Review of Shara

Shara (2003)
5/10
A story about liberation
18 November 2020
Warning: Spoilers
With very long sequence shots and with the camera in hand, Naomi Kawase tells us the story of the empty space left in Shun by the disappearance of her brother. Shara is the village festival around which the whole plot revolves; a cultural rite organized by Shun's (Kohei Fukungaga) parents. That festival has a liberating role in the character.

To do this, and taking advantage of Kawase's experience in documentary filmmaking, Shara places special emphasis on locating ourselves in that "limited space" through descriptive shots. In addition, the film fulfills its cultural function of showing us the local culture; she plays the piano and he paints. However, Shara continues with the Asian custom of doing it from a distance and as another inhabitant, so as not to invade the character's privacy; a cultural issue.

Another of the themes that the film deals with is the aesthetics of the self-portrait. Naomi Kawase tells in her documentaries how she was abandoned by her parents and raised by her grandmother; something that is reflected in Shara in details such as the pain caused by photos and the comforting power of memory. In addition, the director herself stated that the presence of nature somehow connects the presence of people.

For this reason, the sequence shot that begins the film is especially important. Its objective is to place us in space, mark the distance from the characters and show us, through sound and nature, the "ghost of absence". However, the shot is imperfect, and only follows the aesthetics of the director's need, since she needs the absence to start; it is the central theme of all her work. Years later, Shun will return to the place where she lost her brother.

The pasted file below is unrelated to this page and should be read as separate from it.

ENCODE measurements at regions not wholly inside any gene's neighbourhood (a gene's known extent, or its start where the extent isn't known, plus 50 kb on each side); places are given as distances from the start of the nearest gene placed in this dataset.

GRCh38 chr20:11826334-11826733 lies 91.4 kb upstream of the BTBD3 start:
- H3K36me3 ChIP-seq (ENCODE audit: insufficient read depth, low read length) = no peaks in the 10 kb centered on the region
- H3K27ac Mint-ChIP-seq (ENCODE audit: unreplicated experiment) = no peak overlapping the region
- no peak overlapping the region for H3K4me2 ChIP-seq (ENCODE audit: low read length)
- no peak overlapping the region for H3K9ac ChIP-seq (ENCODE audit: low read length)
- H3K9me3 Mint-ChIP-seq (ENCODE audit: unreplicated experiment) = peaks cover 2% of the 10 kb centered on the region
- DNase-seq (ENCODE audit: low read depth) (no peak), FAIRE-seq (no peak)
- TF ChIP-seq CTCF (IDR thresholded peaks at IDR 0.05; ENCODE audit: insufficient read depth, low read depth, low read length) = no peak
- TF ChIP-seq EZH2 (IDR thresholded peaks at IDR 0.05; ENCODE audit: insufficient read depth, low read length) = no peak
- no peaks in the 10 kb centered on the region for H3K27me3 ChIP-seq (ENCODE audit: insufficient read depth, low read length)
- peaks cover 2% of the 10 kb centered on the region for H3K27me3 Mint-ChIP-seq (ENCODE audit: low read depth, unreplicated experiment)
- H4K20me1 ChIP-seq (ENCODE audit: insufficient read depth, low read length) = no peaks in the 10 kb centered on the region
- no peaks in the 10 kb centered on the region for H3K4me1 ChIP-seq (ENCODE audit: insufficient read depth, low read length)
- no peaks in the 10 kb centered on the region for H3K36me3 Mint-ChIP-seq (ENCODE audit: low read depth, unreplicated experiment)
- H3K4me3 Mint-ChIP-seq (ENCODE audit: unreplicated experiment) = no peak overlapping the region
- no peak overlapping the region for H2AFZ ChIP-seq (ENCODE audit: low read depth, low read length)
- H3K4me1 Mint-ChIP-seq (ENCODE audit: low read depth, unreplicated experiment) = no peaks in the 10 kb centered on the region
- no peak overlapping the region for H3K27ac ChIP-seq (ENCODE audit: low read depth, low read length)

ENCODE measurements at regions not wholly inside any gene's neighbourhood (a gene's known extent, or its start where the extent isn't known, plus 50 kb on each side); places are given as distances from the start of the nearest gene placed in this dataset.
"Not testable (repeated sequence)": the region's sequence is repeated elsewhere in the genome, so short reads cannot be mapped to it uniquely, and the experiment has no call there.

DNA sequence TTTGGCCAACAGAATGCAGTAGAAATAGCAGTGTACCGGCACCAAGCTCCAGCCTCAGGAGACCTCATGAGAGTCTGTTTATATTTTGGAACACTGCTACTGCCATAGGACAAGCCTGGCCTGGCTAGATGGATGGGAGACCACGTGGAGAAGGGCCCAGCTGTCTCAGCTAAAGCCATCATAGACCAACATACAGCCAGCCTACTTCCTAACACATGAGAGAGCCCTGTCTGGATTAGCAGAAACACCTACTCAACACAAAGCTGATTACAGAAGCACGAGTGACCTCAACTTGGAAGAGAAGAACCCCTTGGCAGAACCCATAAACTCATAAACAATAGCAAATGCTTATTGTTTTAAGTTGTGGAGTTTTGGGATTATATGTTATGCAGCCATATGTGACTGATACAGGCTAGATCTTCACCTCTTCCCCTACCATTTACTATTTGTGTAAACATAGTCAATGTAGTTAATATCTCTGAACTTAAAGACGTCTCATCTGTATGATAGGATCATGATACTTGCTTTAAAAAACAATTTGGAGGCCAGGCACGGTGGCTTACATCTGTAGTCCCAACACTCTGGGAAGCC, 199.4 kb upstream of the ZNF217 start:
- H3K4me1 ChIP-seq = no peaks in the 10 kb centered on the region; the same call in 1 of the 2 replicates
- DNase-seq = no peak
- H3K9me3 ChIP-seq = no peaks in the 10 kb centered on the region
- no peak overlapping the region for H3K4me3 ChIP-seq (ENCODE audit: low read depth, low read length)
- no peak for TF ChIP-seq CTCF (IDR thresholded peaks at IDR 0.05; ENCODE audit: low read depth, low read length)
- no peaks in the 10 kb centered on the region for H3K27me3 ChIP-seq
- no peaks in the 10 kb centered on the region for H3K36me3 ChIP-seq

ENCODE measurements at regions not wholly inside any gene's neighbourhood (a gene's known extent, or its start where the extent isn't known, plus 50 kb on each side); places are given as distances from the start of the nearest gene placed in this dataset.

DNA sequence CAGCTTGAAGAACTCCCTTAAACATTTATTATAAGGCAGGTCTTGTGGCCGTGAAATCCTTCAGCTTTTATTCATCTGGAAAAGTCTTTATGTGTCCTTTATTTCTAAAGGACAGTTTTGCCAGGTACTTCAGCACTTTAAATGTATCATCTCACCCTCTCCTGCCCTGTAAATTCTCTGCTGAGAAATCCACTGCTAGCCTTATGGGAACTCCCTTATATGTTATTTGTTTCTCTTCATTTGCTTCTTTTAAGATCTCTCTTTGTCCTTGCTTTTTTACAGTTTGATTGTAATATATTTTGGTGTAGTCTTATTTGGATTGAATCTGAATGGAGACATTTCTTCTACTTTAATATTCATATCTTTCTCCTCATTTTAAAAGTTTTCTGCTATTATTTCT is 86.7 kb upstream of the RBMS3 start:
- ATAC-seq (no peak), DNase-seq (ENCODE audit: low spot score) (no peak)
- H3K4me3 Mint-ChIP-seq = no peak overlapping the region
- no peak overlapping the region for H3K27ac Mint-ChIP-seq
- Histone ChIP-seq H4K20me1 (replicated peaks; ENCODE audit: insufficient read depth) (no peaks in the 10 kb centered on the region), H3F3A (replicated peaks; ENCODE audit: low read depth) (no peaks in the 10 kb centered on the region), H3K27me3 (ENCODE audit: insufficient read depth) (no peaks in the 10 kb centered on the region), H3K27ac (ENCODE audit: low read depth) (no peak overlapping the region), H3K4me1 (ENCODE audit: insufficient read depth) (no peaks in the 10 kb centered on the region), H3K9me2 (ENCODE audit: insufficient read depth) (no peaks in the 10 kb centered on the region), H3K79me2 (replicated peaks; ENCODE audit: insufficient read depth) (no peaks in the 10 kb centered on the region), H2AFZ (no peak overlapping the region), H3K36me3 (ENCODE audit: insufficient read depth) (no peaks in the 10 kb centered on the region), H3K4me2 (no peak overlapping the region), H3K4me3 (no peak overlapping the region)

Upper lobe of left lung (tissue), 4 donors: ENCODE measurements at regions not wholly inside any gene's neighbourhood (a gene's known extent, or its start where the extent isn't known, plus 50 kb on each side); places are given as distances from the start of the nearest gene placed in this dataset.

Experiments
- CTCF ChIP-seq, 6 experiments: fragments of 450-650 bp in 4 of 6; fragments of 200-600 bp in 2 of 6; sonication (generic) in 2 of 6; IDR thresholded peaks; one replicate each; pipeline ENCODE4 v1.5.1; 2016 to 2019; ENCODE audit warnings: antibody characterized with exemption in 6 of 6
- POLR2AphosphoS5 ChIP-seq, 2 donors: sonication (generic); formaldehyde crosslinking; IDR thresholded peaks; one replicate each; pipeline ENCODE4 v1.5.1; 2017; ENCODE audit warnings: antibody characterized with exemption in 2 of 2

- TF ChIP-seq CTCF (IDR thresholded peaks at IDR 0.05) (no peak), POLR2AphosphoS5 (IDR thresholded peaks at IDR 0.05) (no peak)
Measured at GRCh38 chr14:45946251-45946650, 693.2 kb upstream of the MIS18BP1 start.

Also, rhythm has a very powerful empathic function. The beginning of the film is slow and contemplative, while, after the kiss with Yu (Yuka Hyyoudo) and its palliative effect on Shun, the film appropriates the rhythm that it did not have at the beginning; it is the way to the festival, the end; the definitive release of the load.

The festival has a healing function. The rhythm of the music helps them to get rid of that supernatural emptiness that they had been carrying for years, which is present through the rain (the natural). At this point in the movie, even we share the process with them.

The film ends in the opposite way to how it began: a life comes into the world, and everyone celebrates it. The camera does a reverse tracking shot and we return, with the same music and setting, to where everything had started an hour and forty minutes ago. The camera rises and says goodbye to the city and nature for the last time. Silence, the circle closes.
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